Monday, April 25, 2011

Happy Birthday, Everyone

Without going into why this topic comes to mind . . .

You and every other person now living, who ever has lived or ever will live, have been given a gift. No two are the same. None are perfect. Some get broken, some you abuse, some you worship, some you ignore, some you adore.

We’re talking about your body—the system of skin and tissue that holds together your bones, muscles, blood vessels, veins, organs—you get the idea. It’s the one thing each of us truly has in common. And more than 65 percent of us don’t take care of it. In fact, the most of us seem to be doing our best to destroy it.

We feed it too much, or we feed it the wrong things. We don’t ask enough of it. We don’t let it do what it was designed to do. We clog it up with chemicals, additives and just plain junk. We pay more attention to what we do and don’t put in our kitchen sinks and garbage disposals than what we put into our own bodies.

Statistics provided by the National Institutes of Health show that 67 percent of Americans age 20 and older are overweight, 34 percent are obese, and projections indicate 40 percent of the population will be obese by 2018—in just 7 years.

Now, consider that life expectancy during the 20th century increased more than 27 years, from 49.2 to 76.5 years, largely due to the reduction in mortality among children. But that was then, and this is now, and for the first time in 200 years, today’s children are looking at shorter lifespans than their parents. Why? Childhood obesity and associated chronic illnesses. The leading causes of death have shifted from infectious diseases to chronic diseases. This is our own doing.

We have developed a discouraging set of self-destructive habits. The U.S. food industry aggressively markets high-fat, high-sugar, super-sized foods. We tend to literally, eat it up. It’s fair to say it’s not all our own faults, but the question is whether our collective weight gain and sedentary behaviors are more a matter of individual responsibility, or whether a society that makes it so easy to get fat should look closely at itself and its values. At stake is the health of millions of Americans, the lives of adults and children, and more than $147 billion in annual obesity- related health care costs. And, where the blame lies is not as much the issue as what we intend to do about it.

Obviously, we can’t control every factor that influences our health and wellness. And yes, healthy people do get sick. But, there’s a lot we can control. Maybe now’s the time to think about and do those things we know make a difference—and keep those birthdays coming.

Friday, April 15, 2011

Time to Polish Up Your “Health Halo”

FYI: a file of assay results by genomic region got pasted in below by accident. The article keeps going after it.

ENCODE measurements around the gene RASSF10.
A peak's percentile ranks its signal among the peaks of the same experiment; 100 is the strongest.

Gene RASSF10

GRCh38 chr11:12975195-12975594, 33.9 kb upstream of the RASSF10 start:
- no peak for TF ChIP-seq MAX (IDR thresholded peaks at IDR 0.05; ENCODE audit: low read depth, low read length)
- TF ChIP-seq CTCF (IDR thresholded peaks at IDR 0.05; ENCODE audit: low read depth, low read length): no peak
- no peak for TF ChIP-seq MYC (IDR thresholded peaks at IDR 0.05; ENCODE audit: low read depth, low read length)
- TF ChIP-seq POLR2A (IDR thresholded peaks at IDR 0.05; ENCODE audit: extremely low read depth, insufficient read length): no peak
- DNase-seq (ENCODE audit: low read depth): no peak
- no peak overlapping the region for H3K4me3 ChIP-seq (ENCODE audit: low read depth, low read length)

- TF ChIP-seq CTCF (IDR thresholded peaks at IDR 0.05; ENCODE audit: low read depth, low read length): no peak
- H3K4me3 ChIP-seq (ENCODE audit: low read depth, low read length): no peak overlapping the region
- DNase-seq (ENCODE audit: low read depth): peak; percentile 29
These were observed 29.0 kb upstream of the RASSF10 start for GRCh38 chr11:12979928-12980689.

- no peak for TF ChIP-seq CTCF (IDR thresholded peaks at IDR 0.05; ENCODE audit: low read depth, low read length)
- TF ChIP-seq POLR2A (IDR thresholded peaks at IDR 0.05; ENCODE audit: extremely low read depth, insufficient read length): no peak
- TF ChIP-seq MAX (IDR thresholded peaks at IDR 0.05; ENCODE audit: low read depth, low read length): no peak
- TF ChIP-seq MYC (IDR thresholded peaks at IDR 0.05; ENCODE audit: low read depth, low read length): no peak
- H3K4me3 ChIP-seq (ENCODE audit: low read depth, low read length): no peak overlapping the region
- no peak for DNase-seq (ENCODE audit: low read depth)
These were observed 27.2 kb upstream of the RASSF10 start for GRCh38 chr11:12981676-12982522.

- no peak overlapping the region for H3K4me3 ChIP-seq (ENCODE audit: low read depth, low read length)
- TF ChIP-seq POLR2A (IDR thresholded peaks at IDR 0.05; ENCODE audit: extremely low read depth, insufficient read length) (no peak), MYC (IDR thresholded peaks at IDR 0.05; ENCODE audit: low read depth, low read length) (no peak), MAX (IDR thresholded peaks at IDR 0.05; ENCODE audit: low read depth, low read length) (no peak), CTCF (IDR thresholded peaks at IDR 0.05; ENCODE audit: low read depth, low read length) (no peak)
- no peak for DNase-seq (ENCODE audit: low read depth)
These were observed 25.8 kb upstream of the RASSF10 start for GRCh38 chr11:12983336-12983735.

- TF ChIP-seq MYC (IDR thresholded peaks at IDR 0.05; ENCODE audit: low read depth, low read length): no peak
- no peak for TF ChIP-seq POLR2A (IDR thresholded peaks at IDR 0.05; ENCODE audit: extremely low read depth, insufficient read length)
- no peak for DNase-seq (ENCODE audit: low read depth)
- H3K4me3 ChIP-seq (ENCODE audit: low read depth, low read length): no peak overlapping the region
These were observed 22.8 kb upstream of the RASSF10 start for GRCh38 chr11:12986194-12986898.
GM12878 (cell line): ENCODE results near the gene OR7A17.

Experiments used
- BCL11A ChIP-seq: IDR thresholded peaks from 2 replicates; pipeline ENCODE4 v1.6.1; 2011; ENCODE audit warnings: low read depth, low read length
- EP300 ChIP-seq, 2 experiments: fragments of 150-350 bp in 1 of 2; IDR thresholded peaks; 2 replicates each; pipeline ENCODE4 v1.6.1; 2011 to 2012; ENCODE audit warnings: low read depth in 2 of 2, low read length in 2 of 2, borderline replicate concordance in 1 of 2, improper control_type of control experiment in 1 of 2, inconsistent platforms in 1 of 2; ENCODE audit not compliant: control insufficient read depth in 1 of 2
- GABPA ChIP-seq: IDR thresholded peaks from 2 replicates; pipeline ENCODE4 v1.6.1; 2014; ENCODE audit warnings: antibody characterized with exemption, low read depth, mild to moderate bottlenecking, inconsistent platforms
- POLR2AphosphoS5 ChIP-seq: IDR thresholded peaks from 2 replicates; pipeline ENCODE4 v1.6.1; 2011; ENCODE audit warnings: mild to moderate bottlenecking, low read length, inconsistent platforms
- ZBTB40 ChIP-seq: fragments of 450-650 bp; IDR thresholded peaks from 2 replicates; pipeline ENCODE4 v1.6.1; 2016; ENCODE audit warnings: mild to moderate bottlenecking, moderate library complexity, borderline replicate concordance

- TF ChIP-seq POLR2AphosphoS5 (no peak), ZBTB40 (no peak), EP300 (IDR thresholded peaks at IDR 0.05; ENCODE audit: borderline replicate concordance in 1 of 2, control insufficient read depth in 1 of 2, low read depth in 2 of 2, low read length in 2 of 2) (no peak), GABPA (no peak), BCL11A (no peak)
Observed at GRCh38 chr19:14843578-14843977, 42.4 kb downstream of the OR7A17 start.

Here’s the science . . . it’s well-known that the way we perceive a particular trait of any person is influenced by how we perceive other characteristics of that same person. A person with a positive attribute we admire actually radiates a halo, meaning we believe other traits of that person are also positive.

Now, research shows the halo effect also applies to foods and even influences what and how much we eat. The study conducted at Cornell University’s School of Applied Economics and Management found that people tend to consume more calories at fast-food restaurants claiming “healthy” meals (or at least healthier offerings) than they do at a fast-food restaurant not making those claims. When you think a food is more nutritious, you let your guard down. Counting calories takes a backseat to healthful eating—and boy do we eat. If it’s healthy, we tend to feel at liberty to indulge.

Now, how does this apply to healthy labels? Consider the organic label. Hear the word “organic” and you probably immediately think “healthy.” Think healthy, and according to the study, you might feel entitled to more. Not necessarily so.

Organic foods don’t necessarily taste better. They aren’t lower in calories. They aren’t especially more nutritious. They do tend to be more expensive, and they do tend to make us think we’re getting something more.

And, sometimes we are—more than we need—because we think it’s OK to take consumption to a higher level. Judging a “food by its cover” isn’t license to eat more of it. Calories are still calories. So, maybe that halo effect really does need polishing. Maybe we need to shine it up to see what it’s really reflecting.

Thursday, April 7, 2011

Thinking About a Baby?

Warning: This Blog post isn’t fun, amusing or humorous in any way, but rather very disturbing—on several levels. It should also be thought-provoking, and it should be a call to action.

According to the Centers for Disease Control and Prevention, the average woman is 5 feet 4 inches tall. She weighs 165 pounds. According to BMI standards, the average woman is overweight and only 10 pounds away from falling into the obese category. Here’s why this is important, and why we’re only talking about women here . . .

A study published this month in the journal Human Reproduction cites research that finds “women who are obese during early pregnancy have a significantly increased risk of their baby dying before, during or up to one year after birth.” By “significantly increased risk” the study means an obese woman has nearly double the risk of the baby dying in the womb or up to one year after birth than women of recommended weight. (If you don’t know your BMI, you can check it here on our website.)

Obviously, you don’t want to try to lose weight during pregnancy, but reaching and maintaining a healthy weight before becoming pregnant is a necessary step to giving a baby the best possible start in life. This in itself should be important enough to make those behavioral lifestyle choices that lead to better nutritional health, wellness and recommended weight—for a lifetime. Don't you think so?